On Saturday afternoon I came home from eight days in the redwoods. No wifi. No cell service.
I’ve been to JCW ten out of the last eleven years (and the one year I missed was a huge mistake).
The last week of June is sacred time. Nothing gets between me and Jazz Camp West.
Last year I remember spending a couple of days in digital withdrawal. Not this year — I savored filling my visual field with trees and dirt and people and instruments, instead of glass screens. Before I came home from camp on Saturday, I was already counting the days til next year. (359 as I type this.)
All of this makes it sound like the unpluggedness was what defined camp and made it so wonderful, but that’s just one teeny-tiny glint of a sparkling, multi-faceted gem.
How to even describe the magic that is Jazz Camp West?
To say it is a week of making music in the woods would be true… but not a complete picture.
To say it is a week of loving community would also be true… but not a complete picture.
To say it is a week of transformation would also be true… but not a complete picture.
So What IS the Complete Picture?
Jazz Camp West is the fueling station, the inspiration injection, that propels me onward when I’m already musically jazzed, and brings me back to my musical center when I’m not so jazzed. Jazz Camp reminds me of where I shine, when I’ve forgotten. It weaves me back into the web of community and music that I often feel so disconnected from during the rest of the year.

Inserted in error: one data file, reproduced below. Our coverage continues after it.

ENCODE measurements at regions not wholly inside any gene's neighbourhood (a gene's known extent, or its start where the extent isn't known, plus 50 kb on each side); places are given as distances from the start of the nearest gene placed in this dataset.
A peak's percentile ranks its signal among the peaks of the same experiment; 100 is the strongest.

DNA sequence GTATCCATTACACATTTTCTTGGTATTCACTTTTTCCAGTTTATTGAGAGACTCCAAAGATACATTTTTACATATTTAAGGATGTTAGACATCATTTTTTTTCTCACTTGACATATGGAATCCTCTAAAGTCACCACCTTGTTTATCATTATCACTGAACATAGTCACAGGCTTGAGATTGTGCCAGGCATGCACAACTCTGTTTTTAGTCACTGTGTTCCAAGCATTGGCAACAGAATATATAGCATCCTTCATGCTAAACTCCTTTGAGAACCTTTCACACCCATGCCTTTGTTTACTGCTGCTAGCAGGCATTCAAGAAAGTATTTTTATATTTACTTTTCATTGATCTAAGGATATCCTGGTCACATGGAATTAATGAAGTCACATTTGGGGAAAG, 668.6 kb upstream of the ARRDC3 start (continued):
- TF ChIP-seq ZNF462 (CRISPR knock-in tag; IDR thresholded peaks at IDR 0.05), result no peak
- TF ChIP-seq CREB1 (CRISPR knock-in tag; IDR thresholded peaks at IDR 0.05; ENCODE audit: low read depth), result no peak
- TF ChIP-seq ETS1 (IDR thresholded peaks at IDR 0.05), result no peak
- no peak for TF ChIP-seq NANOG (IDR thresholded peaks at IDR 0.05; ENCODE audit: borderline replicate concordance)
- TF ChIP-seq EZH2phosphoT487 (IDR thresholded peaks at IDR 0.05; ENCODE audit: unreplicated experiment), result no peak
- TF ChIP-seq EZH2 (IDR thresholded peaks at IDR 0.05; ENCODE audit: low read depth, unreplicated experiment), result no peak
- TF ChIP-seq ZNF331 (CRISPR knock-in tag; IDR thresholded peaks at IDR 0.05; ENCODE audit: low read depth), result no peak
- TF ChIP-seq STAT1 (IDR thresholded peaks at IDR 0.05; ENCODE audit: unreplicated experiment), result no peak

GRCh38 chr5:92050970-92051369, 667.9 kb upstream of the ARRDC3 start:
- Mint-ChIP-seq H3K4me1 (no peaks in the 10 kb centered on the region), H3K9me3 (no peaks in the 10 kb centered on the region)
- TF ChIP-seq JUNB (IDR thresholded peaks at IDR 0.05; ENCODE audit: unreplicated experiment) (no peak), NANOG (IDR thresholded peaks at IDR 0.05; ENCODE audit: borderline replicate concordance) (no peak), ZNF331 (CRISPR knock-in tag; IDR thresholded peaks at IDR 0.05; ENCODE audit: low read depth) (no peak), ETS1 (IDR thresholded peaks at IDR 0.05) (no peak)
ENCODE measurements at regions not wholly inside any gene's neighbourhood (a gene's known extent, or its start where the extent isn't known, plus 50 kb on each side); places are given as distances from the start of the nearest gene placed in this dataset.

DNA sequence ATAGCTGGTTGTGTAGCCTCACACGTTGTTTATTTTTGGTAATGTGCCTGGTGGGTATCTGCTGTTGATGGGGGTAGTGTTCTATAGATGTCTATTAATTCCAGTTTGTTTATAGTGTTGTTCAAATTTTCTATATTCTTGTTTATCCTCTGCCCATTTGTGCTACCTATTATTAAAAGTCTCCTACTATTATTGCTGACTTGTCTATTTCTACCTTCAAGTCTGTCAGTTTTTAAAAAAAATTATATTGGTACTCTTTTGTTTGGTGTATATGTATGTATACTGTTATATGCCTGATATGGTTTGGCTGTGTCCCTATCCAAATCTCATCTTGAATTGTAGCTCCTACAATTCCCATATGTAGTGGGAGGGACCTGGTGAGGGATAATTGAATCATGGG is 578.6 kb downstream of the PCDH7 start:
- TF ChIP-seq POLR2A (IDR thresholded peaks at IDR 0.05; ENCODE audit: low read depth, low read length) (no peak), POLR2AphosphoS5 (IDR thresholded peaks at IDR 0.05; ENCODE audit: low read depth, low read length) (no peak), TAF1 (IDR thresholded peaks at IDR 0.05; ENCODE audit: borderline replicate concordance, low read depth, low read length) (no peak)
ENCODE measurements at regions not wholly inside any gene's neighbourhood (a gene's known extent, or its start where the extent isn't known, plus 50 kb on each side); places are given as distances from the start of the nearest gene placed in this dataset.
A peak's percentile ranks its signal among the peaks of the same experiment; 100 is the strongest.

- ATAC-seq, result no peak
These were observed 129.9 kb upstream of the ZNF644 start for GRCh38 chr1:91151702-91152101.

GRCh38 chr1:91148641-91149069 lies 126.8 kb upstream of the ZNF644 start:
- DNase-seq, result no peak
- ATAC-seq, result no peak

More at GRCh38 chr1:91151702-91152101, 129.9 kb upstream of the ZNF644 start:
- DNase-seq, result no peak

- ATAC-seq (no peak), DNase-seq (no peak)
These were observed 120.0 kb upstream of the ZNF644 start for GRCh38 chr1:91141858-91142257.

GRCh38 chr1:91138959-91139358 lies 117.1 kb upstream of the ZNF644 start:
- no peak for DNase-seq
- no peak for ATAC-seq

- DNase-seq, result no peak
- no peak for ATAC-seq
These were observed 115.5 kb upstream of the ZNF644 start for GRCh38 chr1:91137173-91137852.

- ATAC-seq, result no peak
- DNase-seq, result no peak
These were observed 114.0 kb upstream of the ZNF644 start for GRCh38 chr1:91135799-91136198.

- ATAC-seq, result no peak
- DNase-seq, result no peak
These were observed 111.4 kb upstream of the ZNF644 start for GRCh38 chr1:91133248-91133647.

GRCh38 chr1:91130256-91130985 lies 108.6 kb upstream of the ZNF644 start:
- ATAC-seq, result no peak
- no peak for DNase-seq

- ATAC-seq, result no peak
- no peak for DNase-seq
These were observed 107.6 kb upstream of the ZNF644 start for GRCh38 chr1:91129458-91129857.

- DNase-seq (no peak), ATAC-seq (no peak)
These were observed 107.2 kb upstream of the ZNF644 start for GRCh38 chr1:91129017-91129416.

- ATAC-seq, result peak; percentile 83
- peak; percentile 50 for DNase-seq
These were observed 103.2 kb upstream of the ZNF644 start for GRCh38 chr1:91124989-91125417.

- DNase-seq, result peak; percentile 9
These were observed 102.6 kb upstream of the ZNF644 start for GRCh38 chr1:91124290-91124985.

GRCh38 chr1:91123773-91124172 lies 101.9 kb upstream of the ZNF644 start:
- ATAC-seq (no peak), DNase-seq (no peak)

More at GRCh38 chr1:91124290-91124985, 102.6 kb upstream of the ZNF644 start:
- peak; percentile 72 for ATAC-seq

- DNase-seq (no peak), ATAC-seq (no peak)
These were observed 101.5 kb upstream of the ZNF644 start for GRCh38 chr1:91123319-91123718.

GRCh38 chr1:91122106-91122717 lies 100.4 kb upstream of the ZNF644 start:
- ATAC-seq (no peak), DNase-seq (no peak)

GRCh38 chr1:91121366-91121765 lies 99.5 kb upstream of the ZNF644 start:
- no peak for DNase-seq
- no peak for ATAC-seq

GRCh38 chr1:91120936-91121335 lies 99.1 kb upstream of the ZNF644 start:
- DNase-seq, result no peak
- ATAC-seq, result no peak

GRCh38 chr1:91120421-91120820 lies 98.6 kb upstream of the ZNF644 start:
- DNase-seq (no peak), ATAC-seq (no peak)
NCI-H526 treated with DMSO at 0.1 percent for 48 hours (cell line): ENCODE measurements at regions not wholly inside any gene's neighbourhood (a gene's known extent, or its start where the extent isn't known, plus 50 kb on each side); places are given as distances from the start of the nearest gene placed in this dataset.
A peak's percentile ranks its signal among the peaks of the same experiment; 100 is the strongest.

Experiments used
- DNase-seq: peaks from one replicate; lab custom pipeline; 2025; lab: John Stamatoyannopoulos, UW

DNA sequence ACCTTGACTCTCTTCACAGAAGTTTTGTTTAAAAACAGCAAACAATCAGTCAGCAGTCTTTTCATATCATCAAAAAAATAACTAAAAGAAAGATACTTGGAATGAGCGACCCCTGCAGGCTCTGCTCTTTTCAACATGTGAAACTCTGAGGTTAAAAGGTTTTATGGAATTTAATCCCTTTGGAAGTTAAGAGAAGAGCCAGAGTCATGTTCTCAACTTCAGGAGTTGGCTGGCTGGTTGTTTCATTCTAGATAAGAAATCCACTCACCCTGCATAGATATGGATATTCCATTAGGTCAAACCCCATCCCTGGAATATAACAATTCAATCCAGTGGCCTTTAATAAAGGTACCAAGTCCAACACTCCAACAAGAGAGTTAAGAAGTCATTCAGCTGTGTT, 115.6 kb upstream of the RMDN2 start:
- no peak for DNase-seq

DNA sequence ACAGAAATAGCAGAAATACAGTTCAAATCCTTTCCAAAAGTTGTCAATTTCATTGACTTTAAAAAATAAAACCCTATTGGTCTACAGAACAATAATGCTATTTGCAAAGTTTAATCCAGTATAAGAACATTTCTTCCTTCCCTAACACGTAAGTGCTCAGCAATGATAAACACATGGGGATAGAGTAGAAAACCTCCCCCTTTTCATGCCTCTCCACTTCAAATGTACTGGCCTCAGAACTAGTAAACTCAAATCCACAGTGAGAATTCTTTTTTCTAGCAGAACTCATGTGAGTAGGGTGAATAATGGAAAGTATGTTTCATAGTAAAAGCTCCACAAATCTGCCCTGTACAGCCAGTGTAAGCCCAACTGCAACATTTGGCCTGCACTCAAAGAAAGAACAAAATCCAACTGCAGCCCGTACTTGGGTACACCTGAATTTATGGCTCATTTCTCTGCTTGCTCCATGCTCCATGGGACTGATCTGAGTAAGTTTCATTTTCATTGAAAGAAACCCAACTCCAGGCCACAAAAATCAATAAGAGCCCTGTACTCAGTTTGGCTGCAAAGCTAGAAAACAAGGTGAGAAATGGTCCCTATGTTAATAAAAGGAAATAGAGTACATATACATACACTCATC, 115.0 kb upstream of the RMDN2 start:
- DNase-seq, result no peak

This is why I block the last week of June off in my calendar every year, and nothing — nothing – touches it!
Yes, it means that much to me.
Even though music has been on a back burner of my stovetop for quite some time. Or perhaps because of it…
Even though setting up my life and business so I can disappear entirely for eight days, and packing up the car with my tent and bedding and everything else I’ll need for the week is a helluva lot of work.
It is more than worth it.
After ten summers at Jazz Camp West over the past eleven years, plus two summers at Puget Sound Guitar Workshop and another five (or six? or seven?) at California Coast Music Camp, I have gotten very clear about the fact that I need the immersive experience of music camp.
I’m an evangelist for “tiny and daily” (Creative Sandbox Manifesto rule #4) on a regular basis, AND I’m also an evangelist for full immersion whenever possible.
And that means prioritizing it. Blocking the time off on my calendar. Setting aside money over the course of the year, in order to pay for it.
I do this for three main immersive experiences each year: